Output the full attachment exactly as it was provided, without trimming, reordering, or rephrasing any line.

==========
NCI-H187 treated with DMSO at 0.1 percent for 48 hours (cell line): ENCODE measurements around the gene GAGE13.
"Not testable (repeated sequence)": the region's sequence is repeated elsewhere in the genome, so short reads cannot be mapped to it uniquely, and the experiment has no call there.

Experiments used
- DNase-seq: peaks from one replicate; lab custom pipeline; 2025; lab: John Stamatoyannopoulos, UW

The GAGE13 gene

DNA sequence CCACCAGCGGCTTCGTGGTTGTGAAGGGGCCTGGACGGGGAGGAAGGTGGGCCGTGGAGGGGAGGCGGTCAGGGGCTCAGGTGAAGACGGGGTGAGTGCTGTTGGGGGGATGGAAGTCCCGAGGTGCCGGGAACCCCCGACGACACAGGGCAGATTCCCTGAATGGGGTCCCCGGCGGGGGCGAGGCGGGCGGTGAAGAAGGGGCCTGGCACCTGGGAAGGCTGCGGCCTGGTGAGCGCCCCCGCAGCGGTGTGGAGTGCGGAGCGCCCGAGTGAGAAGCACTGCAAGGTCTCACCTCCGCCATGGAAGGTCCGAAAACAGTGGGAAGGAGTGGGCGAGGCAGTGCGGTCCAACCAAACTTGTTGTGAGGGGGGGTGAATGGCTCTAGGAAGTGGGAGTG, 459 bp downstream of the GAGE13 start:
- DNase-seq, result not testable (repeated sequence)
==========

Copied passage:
NCI-H187 treated with DMSO at 0.1 percent for 48 hours (cell line): ENCODE measurements around the gene GAGE13.
"Not testable (repeated sequence)": the region's sequence is repeated elsewhere in the genome, so short reads cannot be mapped to it uniquely, and the experiment has no call there.

Experiments used
- DNase-seq: peaks from one replicate; lab custom pipeline; 2025; lab: John Stamatoyannopoulos, UW

The GAGE13 gene

DNA sequence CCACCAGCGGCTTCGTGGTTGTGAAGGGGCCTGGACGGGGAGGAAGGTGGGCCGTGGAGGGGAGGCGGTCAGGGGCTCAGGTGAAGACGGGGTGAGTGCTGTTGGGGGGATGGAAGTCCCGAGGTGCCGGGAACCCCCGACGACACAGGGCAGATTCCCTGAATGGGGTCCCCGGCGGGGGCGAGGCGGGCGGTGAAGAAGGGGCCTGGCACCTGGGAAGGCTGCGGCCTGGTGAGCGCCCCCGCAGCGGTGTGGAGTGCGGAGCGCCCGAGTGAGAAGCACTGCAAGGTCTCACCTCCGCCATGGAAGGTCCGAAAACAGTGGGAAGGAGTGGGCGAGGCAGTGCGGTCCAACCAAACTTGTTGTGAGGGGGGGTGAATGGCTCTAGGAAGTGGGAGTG, 459 bp downstream of the GAGE13 start:
- DNase-seq, result not testable (repeated sequence)